The rise of organic in dairy

By Jim Cornall contact

- Last updated on GMT

Related tags: Organic dairy, Milk

DairyReporter had the opportunity to speak with a variety of companies at the annual Biofach organic trade show in Nuremberg, Germany, which is the world’s biggest organic event.

At the 2018 event, 3,218 exhibitors from around the world welcomed more than 50,000 trade visitors from 134 countries.

Exhibitors include large and small organic companies, as well as vegan products, and more than 100 new products are exhibited at the event.

Some of those exhibiting expressed their opinion that while organic continues to grow, it will eventually become a new baseline – that consumers will expect all of their products to be organic, clean label and contain less ingredients.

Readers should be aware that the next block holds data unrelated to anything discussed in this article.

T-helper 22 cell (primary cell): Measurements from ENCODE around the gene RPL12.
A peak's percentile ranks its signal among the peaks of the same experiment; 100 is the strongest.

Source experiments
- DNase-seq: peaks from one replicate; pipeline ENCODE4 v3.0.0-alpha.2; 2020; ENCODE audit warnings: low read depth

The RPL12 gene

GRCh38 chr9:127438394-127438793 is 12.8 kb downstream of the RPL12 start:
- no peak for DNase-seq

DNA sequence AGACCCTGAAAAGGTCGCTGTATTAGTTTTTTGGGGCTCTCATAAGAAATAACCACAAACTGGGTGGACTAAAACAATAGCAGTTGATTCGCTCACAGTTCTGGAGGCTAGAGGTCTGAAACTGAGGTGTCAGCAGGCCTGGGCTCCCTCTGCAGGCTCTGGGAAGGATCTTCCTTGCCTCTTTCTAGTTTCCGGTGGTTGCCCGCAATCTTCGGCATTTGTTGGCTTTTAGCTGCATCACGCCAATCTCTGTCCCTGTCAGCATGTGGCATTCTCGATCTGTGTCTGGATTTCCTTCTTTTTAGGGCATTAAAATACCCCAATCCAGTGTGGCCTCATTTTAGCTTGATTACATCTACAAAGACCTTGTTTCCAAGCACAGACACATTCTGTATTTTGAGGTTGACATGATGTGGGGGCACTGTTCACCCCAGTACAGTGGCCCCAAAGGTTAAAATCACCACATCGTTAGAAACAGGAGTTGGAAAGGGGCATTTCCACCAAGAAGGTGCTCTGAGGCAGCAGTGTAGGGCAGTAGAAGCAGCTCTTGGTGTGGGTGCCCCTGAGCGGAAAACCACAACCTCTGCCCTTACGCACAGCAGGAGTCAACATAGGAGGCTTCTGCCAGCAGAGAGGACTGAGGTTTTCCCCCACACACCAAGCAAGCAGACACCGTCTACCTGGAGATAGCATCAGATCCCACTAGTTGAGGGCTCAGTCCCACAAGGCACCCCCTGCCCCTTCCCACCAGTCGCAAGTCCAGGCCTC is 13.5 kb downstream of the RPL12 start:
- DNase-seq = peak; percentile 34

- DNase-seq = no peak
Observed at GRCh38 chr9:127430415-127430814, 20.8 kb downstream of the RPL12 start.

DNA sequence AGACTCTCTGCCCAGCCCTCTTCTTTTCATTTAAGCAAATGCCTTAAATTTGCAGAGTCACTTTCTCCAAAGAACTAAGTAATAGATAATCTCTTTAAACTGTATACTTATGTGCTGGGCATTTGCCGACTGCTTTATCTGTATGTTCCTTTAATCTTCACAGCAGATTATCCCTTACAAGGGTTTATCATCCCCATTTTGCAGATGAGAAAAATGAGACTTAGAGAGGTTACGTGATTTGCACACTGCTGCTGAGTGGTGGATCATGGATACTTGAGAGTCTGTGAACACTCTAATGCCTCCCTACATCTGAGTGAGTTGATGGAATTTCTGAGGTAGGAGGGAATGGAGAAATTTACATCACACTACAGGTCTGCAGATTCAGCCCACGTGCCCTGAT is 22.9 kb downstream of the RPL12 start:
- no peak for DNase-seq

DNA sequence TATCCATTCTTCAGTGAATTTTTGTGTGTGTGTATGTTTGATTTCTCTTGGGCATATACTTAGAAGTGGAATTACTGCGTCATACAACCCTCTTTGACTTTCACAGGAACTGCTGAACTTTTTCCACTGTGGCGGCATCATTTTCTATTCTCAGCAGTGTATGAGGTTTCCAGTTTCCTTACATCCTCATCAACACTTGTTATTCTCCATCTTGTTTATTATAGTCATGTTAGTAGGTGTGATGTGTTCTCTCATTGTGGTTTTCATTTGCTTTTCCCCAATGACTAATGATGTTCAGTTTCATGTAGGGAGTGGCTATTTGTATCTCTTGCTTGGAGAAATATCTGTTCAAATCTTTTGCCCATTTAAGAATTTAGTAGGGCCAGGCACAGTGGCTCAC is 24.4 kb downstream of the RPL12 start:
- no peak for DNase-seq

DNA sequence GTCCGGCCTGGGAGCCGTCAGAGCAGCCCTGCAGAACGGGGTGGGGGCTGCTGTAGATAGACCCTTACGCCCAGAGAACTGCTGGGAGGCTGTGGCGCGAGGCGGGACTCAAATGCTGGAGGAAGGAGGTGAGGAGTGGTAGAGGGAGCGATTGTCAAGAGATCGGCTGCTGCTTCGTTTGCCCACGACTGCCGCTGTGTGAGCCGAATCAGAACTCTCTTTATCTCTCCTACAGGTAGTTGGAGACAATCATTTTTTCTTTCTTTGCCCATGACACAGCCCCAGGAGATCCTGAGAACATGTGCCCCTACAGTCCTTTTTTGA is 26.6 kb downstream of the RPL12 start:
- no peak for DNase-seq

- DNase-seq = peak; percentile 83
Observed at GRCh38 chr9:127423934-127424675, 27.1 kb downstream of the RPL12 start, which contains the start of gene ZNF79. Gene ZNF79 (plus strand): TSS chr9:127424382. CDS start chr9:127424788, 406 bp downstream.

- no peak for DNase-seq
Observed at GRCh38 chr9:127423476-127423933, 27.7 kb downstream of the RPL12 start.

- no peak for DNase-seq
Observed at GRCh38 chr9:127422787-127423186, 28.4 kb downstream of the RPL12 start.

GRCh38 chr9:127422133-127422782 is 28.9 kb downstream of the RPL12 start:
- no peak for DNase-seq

DairyReporter spoke with three companies about their experiences of the rise in organic products in the industry.

Lye Cross Farm​ have been producing cheese in the west of the UK since 1952, and now export their products to more than 40 countries globally. The company sells cheese to supermarkets, shops and delicatessens, and also packages cheese for own-brand labels.

The US cooperative Organic Valley​, as the name suggests, has been selling organic dairy products since 1988. Based in Lafarge, Wisconsin, the company produces milk, yogurt, protein shakes, butter, cheese and a variety of other products, including those outside of the dairy industry, such as eggs and produce.

French cooperative Biolait​ doesn’t make products, but purchases milk and distributes it to manufacturers of dairy products. Created in 1994, it is the largest French collector of organic cow's milk, with 2,000 farmers, 180m liters of milk collected (2016) from 71 French departments, and its milk being turned into more than 250 products by producers.

The next Biofach show takes place February 13-16, 2019.

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